“I have a lot of clients who are unhappy with the amounts they are spending on cloud. They are, in fact, surprised by the amount it has cost over time,” Levine said. “You need a lot of specialists in your environment and you often are going to run into the ‘too many cooks’ problem, where the one hand doesn’t necessarily know what the other hand is doing.”

This can happen because enterprise IT works to make sure all settings and configurations precisely align with their needs. And yet, cloud staffers can make a universal change for clients that messes up that IT implementation. Even worse, not only do cloud teams often not ask permission from corporate customers before making a settings change, they typically don’t even tell them of the change. 

“This delivers a situation where your IT team is taking actions and then spending time checking to see if someone didn’t undo their actions. It’s a complexity problem,” Levine said, noting that the very efforts to secure an environment can inadvertently undermine protections. “Shrinking your environment (by bringing data in house, such as on-prem and on-device) makes it easier to secure your environment. Sometimes when you think you have created a better mousetrap such as running LLMs on a chip, it creates blindspots because you are not thinking about it as much.”

Barry Scannell, a technology law and data protection attorney with the William Fry law firm in Ireland, said he’s intrigued by the Apple move for security and compliance reasons, especially with the EU’s rules on privacy and AI. 

“On-device AI processing offers notable privacy benefits over cloud-based methods and enables offline functionality,” Scannell said. “This approach not only enhances user privacy in accordance with GDPR’s requirements, but also emphasizes the need for stringent data security protocols at the device level to safeguard against data breaches and unauthorized access.”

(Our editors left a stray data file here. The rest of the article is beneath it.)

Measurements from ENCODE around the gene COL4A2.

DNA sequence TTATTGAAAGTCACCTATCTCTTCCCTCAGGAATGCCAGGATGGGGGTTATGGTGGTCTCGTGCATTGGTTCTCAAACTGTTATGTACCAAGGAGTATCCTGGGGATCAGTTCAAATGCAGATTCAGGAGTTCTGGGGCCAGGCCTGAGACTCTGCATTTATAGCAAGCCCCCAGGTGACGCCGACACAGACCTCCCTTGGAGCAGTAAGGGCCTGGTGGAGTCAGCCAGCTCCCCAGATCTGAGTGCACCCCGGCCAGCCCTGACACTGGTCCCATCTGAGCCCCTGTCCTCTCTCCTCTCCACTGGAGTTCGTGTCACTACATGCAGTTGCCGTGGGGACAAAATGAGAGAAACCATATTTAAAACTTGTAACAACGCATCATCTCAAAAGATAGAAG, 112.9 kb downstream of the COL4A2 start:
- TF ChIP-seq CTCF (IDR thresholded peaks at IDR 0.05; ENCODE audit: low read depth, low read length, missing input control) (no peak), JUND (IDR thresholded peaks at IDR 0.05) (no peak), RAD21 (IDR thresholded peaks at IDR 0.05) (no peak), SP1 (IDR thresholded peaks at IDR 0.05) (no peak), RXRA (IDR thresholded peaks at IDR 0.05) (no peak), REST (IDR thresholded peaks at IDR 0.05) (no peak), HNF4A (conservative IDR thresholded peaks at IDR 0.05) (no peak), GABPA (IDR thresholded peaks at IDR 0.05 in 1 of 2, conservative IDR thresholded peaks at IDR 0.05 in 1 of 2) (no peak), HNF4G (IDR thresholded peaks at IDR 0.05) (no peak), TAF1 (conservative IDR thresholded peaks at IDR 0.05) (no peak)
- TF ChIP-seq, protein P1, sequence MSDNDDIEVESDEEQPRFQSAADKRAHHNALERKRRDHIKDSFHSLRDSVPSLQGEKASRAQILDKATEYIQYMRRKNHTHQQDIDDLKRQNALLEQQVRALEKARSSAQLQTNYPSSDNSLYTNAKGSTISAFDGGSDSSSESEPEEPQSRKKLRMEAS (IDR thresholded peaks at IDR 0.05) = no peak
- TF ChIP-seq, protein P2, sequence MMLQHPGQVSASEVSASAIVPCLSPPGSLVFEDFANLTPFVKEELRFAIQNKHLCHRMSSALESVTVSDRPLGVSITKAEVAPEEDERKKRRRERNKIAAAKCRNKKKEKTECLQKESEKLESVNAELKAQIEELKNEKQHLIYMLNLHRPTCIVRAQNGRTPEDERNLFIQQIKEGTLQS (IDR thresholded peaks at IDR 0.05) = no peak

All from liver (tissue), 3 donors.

Scannell’s argument is certainly not necessarily limited to Apple’s generative AI efforts. The same is true for any data-handling on the device. If it doesn’t leave the device — or at least if it never leaves the enterprise environment — it is a much smaller target. Even better, that environment is controlled by enterprise IT. (That may or may not make it secure, but if IT is going to get hit with compliance violations and fines, it avoids the issue where the fault lies with a cloud staffer.)

Another perspective was best articulated by Malcolm Harkins, the chief security and trust officer at HiddenLayer. Harkins argued that while cybersecurity and compliance considerations are important, budget concerns will underlie the decision.

“At the end of the day, I am a strong believer that economics always wins,” Harkins said. “And if it ends up being economically more efficient/effective on-device, it will happen there and, if not, it will be in the cloud. I also think you have to look beyond the processing location. If I just process locally, how do I get the benefit of the broader AI advancements and flow of data?  So for some items, I think even if data is processed locally, the value — yes, the economics again — of having the data shared/leveraged with other information will still mean a lot of information will flow into the cloud.”

The issue really isn’t about whether enterprise IT is going to bring things back from the cloud. IT has always had the ability to do that (other than during the pandemic) and they, for the most part, have not. And I doubt that will happen. But what may very well happen is a small reduction in how much new data is sent to the cloud. 

Instead of sending 95%-plus of new data to the cloud, which is what appears to be happening with most enterprises, that figure might drop to perhaps 75% or 80%.

The key question: Will these new promised chip capabilities make a difference?

 Computerworld Security